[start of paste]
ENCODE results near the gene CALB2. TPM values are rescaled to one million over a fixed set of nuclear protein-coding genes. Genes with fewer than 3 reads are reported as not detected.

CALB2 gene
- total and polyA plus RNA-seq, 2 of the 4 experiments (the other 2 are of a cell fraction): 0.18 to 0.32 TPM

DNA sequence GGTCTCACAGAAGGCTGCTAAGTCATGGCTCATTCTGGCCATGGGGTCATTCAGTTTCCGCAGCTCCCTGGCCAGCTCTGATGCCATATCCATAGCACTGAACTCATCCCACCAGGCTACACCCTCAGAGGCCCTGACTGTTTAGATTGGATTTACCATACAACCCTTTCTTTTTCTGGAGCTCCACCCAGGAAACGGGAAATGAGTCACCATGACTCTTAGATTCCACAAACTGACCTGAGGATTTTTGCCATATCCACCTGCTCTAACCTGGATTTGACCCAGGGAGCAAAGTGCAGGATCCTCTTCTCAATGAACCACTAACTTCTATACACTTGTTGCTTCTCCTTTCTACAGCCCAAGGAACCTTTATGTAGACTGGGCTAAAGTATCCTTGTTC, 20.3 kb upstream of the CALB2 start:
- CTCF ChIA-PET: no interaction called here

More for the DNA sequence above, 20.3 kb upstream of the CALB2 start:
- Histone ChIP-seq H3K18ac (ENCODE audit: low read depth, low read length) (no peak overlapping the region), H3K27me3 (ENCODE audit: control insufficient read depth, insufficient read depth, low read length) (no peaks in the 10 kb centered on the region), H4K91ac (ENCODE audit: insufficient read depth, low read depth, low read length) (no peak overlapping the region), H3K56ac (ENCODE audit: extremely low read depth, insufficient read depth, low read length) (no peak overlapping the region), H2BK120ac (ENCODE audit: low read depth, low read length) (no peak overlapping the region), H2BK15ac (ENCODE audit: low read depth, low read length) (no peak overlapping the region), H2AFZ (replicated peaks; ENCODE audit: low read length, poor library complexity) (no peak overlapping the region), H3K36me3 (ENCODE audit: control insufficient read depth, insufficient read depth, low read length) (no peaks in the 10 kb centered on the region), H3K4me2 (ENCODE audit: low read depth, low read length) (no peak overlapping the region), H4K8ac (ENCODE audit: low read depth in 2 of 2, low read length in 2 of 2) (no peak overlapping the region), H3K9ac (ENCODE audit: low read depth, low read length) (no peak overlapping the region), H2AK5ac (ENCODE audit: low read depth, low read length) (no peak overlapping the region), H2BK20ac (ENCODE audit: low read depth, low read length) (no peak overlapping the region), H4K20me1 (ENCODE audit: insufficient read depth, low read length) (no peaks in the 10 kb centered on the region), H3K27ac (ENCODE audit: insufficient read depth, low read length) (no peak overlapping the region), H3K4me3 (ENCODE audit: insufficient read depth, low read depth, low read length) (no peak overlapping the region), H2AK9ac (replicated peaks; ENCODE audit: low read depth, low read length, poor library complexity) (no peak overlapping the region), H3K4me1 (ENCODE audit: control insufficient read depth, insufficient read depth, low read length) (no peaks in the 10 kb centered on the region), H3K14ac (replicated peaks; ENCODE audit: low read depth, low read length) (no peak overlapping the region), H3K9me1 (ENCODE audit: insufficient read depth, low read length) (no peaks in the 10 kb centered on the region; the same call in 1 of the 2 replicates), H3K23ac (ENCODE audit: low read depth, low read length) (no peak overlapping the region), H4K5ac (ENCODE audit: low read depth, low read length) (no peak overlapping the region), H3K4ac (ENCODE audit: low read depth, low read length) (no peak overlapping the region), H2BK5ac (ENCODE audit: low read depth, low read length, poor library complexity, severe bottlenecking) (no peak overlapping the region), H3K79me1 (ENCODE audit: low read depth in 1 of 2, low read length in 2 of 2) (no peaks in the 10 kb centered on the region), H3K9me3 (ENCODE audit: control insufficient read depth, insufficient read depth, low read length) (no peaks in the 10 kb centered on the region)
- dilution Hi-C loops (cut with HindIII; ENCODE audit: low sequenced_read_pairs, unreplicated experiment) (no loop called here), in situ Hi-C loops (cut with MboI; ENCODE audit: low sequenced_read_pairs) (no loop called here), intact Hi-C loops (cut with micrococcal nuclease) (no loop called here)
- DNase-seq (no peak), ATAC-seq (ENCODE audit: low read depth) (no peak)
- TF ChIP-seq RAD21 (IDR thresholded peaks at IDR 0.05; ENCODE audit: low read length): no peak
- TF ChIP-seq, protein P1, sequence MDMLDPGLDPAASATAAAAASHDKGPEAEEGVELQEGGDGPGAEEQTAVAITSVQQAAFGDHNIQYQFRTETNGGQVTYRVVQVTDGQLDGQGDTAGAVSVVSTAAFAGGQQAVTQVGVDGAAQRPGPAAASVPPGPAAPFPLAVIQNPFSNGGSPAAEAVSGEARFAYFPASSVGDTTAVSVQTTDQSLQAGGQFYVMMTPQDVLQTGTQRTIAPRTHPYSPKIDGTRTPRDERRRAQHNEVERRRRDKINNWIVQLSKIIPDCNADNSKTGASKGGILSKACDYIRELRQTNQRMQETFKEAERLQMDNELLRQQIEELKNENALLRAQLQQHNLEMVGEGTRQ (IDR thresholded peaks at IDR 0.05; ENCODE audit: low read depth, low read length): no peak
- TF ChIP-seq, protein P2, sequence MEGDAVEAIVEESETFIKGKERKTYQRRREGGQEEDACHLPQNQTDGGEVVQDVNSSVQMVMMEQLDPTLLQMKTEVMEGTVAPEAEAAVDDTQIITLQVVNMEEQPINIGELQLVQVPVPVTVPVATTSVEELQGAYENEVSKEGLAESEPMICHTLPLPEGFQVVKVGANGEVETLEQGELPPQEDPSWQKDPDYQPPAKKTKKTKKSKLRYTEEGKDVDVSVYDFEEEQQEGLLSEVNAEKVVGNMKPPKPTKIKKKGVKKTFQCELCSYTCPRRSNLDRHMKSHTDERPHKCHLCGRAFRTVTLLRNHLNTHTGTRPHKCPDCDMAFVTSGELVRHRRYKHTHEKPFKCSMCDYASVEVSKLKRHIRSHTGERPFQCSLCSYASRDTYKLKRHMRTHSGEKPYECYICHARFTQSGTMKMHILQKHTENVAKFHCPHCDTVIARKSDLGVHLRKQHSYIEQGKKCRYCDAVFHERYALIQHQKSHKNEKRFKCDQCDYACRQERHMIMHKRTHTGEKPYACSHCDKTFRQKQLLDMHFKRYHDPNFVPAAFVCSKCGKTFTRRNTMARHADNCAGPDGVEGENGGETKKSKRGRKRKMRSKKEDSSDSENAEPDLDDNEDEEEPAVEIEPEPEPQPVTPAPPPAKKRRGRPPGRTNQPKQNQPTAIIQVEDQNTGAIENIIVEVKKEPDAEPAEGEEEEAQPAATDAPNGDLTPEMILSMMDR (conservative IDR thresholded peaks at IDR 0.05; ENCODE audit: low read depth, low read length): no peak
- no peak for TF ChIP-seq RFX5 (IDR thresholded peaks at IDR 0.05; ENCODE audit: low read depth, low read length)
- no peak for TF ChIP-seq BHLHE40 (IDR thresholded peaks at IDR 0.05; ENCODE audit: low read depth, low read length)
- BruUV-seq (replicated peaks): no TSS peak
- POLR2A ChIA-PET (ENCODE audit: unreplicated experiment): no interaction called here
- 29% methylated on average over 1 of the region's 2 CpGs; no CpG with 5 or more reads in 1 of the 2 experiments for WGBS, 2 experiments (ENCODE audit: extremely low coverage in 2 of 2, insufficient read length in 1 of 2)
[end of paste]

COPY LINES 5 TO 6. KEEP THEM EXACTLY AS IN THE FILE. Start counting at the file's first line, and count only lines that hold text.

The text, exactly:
- CTCF ChIA-PET: no interaction called here

More for the DNA sequence above, 20.3 kb upstream of the CALB2 start: